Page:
Without admitting defeat, the daring Rajasthani music maker quit Ranjit Movietone after this incident. It was a bold move for Prakash to throw a plum position at the then-top production house following a disagreement over a newcomer. Soon after, Prakash signed a contract with Bombay Talkies, then a depleted force. He composed six fine tunes for Ziddi, which was released in March 1949, and Mangeshkar gave voice to his melodious compositions. Her songs have been credited to the female lead role of Ziddi ‘Asha’, played by Kamini Kaushal, on HMV records (numbering N 35658-35661). Similarly, Kishore Kumar was credited as “Pooran”, the male lead character played by Dev Anand.

The classically trained Mangeshkar, with his ability to learn new songs with detailed nuances at lightning speed, had caught the eye of sought-after musical director Naushad Ali. With a series of musical hits like Ratan (1944), Anmol Ghadi (1946) and Shahjehan (1946), Naushad was associated with great producers such as Abdul Rashid Kardar and Mehboob Khan. In Khan’s Andaz love triangle, Naushad gave Mangeshkar the chance to sing six beautiful songs, which were performed on Nargis.

This time, however, Mangeshkar got due credit on HMV’s discs of the hit film Andaz (released in March 1949). Songs like Uthaye ja unke situm and Tod diya dil mera became extremely popular.

Interestingly, music composer duo Shankar-Jaikishan, who debuted with Raj Kapoor’s Barsaat, asked Mangeshkar to lend his striking vocals for all female songs. When the film was released in May 1949, nine of its ten songs were recorded with Mangeshkar’s vocals and portrayed as three different characters – Nargis, Nimmi and Bimla Kumari – in the film! His songs, Hawa mein udta jaye mora laal dupatta, Jiya bekaraar hai and Tak dhina din barsat mein humse mile, have reached new heights of popularity. HMV records gave Mangeshkar her credit on the label and the singer also enjoyed the success of her songs. His struggle to find his place, however, was not yet over.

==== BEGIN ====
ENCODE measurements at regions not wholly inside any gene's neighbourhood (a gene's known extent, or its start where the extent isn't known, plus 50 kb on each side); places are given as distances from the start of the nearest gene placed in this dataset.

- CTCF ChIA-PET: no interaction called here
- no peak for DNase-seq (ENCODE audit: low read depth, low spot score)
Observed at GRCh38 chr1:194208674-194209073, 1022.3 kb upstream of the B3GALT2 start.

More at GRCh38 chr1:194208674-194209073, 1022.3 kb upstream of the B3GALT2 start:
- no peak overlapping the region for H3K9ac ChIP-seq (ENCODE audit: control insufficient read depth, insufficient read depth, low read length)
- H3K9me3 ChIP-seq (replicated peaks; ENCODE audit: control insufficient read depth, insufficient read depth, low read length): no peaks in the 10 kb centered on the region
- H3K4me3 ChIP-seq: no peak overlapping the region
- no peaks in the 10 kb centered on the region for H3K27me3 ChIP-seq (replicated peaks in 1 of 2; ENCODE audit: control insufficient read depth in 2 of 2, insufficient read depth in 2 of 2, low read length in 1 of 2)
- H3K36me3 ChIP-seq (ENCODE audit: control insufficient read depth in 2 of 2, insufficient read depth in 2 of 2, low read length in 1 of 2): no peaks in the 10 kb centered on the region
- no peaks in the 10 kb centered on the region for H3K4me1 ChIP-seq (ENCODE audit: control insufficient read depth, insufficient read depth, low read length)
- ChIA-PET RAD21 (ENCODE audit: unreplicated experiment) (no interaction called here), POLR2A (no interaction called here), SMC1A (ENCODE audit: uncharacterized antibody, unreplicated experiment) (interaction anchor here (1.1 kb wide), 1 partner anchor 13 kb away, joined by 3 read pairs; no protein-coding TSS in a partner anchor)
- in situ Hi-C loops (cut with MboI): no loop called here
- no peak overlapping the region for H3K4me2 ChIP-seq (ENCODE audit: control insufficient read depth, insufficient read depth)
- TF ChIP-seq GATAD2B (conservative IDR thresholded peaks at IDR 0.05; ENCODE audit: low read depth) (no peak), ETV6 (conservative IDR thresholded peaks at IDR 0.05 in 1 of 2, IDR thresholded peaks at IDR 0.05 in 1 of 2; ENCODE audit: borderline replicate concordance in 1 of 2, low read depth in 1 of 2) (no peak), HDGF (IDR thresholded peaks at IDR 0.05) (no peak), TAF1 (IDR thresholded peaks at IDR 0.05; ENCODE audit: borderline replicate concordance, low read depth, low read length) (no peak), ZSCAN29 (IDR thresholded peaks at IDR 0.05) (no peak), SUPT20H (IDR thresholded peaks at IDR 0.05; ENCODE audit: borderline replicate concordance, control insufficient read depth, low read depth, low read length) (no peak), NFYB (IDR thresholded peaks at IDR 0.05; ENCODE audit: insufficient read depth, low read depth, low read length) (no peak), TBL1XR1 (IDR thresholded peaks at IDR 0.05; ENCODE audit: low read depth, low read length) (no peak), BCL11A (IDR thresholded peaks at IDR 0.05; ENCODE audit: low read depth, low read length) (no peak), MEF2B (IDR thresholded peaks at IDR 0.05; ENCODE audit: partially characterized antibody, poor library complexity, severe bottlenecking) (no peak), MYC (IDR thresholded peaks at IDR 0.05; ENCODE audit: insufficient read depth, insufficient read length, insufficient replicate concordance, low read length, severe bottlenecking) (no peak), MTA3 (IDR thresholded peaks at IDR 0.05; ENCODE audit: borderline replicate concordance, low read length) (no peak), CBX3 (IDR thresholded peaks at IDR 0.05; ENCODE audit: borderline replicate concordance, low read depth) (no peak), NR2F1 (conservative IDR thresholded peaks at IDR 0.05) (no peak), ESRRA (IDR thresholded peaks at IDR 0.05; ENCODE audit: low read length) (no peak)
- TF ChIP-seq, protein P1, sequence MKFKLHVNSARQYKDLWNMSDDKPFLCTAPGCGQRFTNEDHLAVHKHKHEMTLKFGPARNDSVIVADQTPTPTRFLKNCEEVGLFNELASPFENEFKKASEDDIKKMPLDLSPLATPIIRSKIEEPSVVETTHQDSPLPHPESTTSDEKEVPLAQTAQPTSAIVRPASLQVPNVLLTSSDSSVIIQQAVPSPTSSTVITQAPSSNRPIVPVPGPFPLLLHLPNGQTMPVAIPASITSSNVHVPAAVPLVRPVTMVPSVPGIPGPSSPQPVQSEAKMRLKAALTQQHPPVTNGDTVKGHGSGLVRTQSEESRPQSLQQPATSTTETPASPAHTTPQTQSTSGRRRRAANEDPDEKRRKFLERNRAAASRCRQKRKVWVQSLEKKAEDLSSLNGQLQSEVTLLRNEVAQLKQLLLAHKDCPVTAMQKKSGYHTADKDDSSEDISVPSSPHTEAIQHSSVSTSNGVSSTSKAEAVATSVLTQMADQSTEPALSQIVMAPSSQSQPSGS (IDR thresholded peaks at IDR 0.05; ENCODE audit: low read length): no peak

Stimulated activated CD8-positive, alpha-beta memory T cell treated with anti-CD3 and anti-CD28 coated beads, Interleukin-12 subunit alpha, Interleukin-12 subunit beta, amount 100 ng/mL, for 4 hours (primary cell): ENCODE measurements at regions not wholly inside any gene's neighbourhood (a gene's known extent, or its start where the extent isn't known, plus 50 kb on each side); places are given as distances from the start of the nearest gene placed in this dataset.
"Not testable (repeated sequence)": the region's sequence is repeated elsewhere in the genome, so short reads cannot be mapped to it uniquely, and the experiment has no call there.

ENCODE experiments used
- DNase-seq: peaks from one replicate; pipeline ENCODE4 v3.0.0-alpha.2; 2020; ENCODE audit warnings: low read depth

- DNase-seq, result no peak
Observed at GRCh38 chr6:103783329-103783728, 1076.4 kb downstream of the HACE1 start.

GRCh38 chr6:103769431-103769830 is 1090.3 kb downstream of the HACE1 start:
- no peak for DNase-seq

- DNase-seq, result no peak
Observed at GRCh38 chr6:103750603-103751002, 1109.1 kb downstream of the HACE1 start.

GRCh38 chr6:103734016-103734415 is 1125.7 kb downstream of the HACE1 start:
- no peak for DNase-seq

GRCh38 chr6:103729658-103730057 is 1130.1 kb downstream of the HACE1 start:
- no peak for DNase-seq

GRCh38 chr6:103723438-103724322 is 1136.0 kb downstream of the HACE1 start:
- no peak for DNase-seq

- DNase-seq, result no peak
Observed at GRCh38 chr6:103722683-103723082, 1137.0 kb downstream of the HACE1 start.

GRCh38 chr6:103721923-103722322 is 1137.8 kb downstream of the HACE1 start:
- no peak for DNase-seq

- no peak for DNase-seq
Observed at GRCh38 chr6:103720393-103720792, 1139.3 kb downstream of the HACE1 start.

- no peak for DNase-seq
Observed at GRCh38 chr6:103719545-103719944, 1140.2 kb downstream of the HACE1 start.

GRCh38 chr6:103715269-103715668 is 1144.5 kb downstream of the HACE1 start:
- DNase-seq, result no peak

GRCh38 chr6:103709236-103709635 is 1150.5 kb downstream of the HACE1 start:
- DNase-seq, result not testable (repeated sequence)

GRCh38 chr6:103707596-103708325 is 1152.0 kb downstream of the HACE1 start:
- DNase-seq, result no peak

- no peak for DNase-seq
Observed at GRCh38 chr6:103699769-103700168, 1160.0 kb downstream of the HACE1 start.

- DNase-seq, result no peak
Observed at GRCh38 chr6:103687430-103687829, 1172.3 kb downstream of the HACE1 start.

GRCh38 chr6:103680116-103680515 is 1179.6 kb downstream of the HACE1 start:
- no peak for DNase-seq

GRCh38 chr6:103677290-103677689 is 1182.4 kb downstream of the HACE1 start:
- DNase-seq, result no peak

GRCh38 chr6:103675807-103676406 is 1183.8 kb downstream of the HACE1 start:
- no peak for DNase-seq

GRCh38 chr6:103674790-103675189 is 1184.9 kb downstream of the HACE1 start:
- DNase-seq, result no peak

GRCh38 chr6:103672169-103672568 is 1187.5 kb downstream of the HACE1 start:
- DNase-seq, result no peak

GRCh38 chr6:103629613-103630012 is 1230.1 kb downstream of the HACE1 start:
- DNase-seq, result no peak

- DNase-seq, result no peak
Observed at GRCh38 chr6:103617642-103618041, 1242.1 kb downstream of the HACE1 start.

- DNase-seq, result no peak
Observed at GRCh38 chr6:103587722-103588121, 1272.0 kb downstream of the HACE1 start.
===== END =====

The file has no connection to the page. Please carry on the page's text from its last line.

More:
Bombay Talkies was filming the unusual reincarnation drama Mahal, starring Ashok Kumar and Madhubala. Prakash was tasked with setting the appropriate musical mood. The unique two-tiered Aayega aanewala was a masterstroke on his part. Not only did it resonate well with the desired phantasmagoria, but it became the only song in music history to have the same word (aayega) repeated five times in its verse (mukhda) and the song with the most short.

At 20 years old, Mangeshkar announces his arrival in the world with Aayega aanewala when Mahal was released in October 1949. Prakash uses his immense talent with dexterity in three soundtracks of the film. He proved to the world why he had rested such a strong belief in her. Of the three, Aayega aanewala remains an all-time favorite.

Mangeshkar’s voice from Mahal’s gramophone records made a big impression on listeners, but they didn’t recognize this at first despite his hit songs in Andaaz and Barsaat. The main reason being ‘Kamini’ – the name of Mahal’s leading wife – imprinted on her gramophone record as a singer. Crediting the character to the label instead of the singer was the custom of recording giant HMV. At Mangeshkar’s insistence, later reissues of Aayega’s breakthrough record aanewala credited the playback artist and this practice of crediting characters ceased.

However, Mangeshkar never forgot Shah’s rebuff. After becoming popular, she firmly refused to sing for the Ranjit banner. As an extreme exception, she obliged the then-struggling musical director Roshan and beautifully performed the songs from Humlog (1951) produced by Ranjit, such as Chali ja chali ja and Chhun chhun baaje paayal. She sang for the banner once again in 1963 when her favorite Madan Mohan composed music for Akeli Mat Jaiyo in 1963. Ironically, this was the last film produced by Ranjit Movietone.

The author is a Mumbai-based musicologist and film historian.